Teaching in Scotland
Choosing Teaching as a Career
Most people can think back to a particular teacher that inspired them in some way during their time at school, or, perhaps more relatable, to one who undermined them. Teaching is a powerful vocation and is regarded as
being one of the most rewarding jobs one could have. It is after all, teachers that educate the future generations of the world and create all other professions. However, with work experience having been cut from many schools, it can be difficult for young people to know exactly what teaching entails and whether they would be suited to the profession. UCAS, the UK’s Universities and Colleges Admission Service, advises those who are thinking about applying for teaching to arrange some classroom experience in a local school or college. Observing what it is like to work in a school environment is the best way to gauge whether or not the
individual interested in the vocation is suited to the job.
Having school work experience on a CV when applying to university also gives an individual an advantage over other candidates. Although, this may not be necessary criteria to gain entry into a teaching course, being familiar with the school environment helps individuals to become more accustomed with what to expect when put on placement. When thinking about choosing teaching as a career, the first decision that is usually made by the individual is whether they want to teach at a primary or secondary level. For entry to primary teaching, the most common pathway is to undertake an Education with Teaching Qualification, which is a four year undergraduate degree. After graduating with a degree in primary teaching, individuals are allocated a one year teaching placement at a school. For secondary teaching, individuals normally choose to study a subject that they are passionate about at university and once graduated, apply for a teaching degree which is specific to the subject that they studied.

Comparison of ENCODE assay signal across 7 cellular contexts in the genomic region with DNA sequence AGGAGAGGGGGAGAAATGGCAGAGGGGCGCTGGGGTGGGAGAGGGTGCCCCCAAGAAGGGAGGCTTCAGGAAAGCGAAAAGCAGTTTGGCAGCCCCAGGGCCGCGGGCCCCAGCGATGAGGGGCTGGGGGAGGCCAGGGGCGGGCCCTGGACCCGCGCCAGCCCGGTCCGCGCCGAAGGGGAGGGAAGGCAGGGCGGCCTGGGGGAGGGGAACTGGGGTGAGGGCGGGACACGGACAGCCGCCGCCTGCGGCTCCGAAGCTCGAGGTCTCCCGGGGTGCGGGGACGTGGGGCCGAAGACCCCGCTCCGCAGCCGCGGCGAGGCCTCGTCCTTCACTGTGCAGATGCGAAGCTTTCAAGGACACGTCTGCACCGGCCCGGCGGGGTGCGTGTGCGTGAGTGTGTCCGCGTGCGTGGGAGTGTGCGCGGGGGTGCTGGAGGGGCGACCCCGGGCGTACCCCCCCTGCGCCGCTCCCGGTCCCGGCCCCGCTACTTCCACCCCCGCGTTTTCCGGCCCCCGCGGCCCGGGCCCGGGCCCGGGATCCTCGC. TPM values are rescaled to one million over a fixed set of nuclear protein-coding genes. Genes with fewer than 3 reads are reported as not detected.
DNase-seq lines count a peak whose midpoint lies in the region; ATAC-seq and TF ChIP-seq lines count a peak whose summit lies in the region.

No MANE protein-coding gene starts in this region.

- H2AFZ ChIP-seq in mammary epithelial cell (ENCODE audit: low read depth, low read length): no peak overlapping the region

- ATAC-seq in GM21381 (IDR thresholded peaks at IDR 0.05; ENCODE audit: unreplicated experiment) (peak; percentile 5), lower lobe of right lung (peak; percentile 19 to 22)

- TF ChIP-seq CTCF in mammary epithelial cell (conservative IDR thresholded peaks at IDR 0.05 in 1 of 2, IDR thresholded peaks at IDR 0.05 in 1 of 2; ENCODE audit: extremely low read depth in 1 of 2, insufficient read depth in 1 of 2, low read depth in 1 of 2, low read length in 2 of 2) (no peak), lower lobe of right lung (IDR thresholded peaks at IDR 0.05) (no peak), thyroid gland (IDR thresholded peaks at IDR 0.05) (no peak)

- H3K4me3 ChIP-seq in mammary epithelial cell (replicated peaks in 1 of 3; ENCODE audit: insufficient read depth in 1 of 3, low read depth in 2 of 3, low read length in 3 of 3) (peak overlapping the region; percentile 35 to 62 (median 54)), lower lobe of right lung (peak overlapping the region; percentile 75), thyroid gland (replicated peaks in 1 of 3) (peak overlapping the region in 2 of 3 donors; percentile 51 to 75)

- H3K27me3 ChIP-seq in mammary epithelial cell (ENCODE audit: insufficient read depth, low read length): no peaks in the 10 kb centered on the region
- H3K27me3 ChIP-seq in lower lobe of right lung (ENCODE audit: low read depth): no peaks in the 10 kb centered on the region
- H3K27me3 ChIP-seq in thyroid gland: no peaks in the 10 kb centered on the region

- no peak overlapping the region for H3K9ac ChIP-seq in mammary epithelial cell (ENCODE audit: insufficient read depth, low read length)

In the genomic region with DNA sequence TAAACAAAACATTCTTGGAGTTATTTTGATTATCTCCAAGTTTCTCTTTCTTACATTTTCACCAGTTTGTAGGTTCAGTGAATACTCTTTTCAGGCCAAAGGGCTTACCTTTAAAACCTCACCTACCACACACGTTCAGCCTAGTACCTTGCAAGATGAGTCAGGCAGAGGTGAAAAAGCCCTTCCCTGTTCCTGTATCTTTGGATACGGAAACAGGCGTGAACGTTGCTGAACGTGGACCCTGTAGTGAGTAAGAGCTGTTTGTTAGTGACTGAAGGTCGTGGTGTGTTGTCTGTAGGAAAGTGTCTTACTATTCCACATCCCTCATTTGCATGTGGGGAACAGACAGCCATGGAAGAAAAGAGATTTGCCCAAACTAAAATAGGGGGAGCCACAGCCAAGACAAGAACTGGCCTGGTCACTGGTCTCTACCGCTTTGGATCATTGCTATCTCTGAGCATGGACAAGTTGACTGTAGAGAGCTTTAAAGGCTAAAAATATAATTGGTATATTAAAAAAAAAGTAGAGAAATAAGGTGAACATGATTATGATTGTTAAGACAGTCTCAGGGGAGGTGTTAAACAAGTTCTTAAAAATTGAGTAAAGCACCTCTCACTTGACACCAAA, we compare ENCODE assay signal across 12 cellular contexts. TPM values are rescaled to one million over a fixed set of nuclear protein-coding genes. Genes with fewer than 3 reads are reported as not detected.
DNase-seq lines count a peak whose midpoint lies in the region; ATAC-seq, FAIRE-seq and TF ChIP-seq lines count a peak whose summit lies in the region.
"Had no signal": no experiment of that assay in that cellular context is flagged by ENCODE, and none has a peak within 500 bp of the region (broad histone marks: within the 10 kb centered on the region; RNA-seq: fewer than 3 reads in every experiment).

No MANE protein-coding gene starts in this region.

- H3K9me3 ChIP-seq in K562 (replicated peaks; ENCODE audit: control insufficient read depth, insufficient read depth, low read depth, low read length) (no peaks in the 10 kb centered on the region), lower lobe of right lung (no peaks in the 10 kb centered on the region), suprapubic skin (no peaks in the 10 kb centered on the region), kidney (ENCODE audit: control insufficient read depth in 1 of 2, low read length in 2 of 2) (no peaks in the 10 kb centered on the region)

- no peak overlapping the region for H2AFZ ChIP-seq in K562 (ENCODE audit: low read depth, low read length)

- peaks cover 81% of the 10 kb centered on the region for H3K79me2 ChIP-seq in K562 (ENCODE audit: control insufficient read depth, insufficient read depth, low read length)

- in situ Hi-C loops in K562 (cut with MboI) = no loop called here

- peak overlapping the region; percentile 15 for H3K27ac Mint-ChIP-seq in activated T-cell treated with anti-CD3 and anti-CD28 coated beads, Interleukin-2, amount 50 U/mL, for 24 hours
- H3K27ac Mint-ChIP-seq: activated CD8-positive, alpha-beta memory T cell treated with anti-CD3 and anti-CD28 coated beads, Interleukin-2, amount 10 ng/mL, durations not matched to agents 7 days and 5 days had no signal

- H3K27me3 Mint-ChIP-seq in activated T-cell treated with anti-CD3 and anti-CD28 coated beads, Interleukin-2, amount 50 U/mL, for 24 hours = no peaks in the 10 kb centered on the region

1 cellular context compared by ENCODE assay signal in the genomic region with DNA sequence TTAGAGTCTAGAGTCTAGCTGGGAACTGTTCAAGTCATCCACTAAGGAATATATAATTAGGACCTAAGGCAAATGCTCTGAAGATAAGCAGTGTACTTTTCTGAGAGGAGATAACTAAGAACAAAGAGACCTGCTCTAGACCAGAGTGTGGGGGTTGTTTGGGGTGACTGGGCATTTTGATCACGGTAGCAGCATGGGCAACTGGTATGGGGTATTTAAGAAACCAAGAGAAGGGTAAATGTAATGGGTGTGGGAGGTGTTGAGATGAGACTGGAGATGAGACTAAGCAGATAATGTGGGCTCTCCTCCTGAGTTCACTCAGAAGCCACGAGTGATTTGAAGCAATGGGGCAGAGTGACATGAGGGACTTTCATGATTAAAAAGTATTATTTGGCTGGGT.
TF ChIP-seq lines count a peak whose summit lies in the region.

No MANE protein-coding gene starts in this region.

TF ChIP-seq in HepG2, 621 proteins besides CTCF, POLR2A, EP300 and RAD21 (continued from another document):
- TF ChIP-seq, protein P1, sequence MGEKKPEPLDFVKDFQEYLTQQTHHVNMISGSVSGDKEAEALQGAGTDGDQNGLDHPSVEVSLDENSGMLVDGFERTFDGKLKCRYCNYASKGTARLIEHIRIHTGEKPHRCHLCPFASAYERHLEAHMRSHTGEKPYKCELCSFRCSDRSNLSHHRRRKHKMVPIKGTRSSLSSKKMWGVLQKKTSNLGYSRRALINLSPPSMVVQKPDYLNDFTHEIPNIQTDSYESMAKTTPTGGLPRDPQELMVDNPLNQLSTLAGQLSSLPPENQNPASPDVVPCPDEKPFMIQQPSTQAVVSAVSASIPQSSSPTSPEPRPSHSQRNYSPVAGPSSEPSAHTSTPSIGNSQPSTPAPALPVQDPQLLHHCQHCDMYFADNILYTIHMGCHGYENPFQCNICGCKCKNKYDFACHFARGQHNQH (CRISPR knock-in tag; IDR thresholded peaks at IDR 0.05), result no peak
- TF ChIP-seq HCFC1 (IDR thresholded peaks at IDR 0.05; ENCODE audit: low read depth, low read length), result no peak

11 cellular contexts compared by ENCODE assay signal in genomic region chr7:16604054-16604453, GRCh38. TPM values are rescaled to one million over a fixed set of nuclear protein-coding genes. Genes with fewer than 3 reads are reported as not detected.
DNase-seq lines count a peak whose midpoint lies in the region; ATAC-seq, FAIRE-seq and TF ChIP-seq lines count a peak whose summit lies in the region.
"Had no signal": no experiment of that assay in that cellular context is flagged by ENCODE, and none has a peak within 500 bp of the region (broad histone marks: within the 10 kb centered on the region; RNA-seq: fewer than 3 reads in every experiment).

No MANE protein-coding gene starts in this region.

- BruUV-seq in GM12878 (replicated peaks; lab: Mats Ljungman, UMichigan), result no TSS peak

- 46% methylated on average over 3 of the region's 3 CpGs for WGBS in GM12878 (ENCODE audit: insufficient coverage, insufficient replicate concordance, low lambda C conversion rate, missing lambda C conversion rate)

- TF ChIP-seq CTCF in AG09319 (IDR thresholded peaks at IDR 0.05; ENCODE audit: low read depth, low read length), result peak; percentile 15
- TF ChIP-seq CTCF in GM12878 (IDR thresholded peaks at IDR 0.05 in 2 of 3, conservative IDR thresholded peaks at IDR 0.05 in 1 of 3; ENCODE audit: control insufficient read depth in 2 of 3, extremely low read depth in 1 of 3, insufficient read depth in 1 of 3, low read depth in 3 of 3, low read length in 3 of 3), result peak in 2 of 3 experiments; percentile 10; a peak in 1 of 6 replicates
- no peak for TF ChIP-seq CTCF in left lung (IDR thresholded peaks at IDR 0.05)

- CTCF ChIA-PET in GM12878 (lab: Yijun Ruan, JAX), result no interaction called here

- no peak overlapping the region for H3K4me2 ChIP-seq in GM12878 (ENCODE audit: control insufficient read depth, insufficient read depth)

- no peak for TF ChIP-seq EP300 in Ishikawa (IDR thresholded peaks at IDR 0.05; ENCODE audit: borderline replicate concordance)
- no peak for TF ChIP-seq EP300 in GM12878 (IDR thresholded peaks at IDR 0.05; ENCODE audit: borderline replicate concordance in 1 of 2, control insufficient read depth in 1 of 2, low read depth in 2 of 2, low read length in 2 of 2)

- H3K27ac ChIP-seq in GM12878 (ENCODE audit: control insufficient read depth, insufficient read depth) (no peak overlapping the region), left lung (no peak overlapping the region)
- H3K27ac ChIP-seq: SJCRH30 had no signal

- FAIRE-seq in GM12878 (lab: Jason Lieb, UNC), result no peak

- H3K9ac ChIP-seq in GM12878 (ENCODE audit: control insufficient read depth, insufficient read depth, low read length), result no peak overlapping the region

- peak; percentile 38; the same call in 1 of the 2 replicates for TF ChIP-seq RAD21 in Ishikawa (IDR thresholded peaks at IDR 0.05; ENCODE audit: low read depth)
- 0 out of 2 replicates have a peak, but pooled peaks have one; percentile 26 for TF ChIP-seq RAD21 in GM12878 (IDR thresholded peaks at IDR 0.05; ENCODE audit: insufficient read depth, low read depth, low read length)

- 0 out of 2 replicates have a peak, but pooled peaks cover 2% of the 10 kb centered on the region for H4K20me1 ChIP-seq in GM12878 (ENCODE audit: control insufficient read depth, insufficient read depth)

Many people often change their career later on in life as they become attracted to various elements that teaching boasts such as greater job satisfaction and a freedom to experiment that other jobs don’t necessarily
offer. However, that is not to say that sometimes the wrong people can be attracted to teaching not necessarily for the right reasons but rather because it boasts long holidays and a relatively stable wage. This is
understandable, especially in the current economic climate, however, as well as being rewarding, teaching is a vocation, and, like any other job, requires a lot of hard work and passion.
As well as being a full time 9 to 5 job, teachers have to attend meetings, make sure that they are accommodating the individual needs of each pupil, prepare for parents nights and keep on top of marking in the evenings and weekends. It is often these elements of teaching that some people can overlook, but those with a passion for the vocation take in their stride. Teaching is certainly a dynamic job that incorporates many different skills which means that no two days are ever the same. However, it is well known that the best teachers teach from their heart not from the book.
By Clare McLaughlin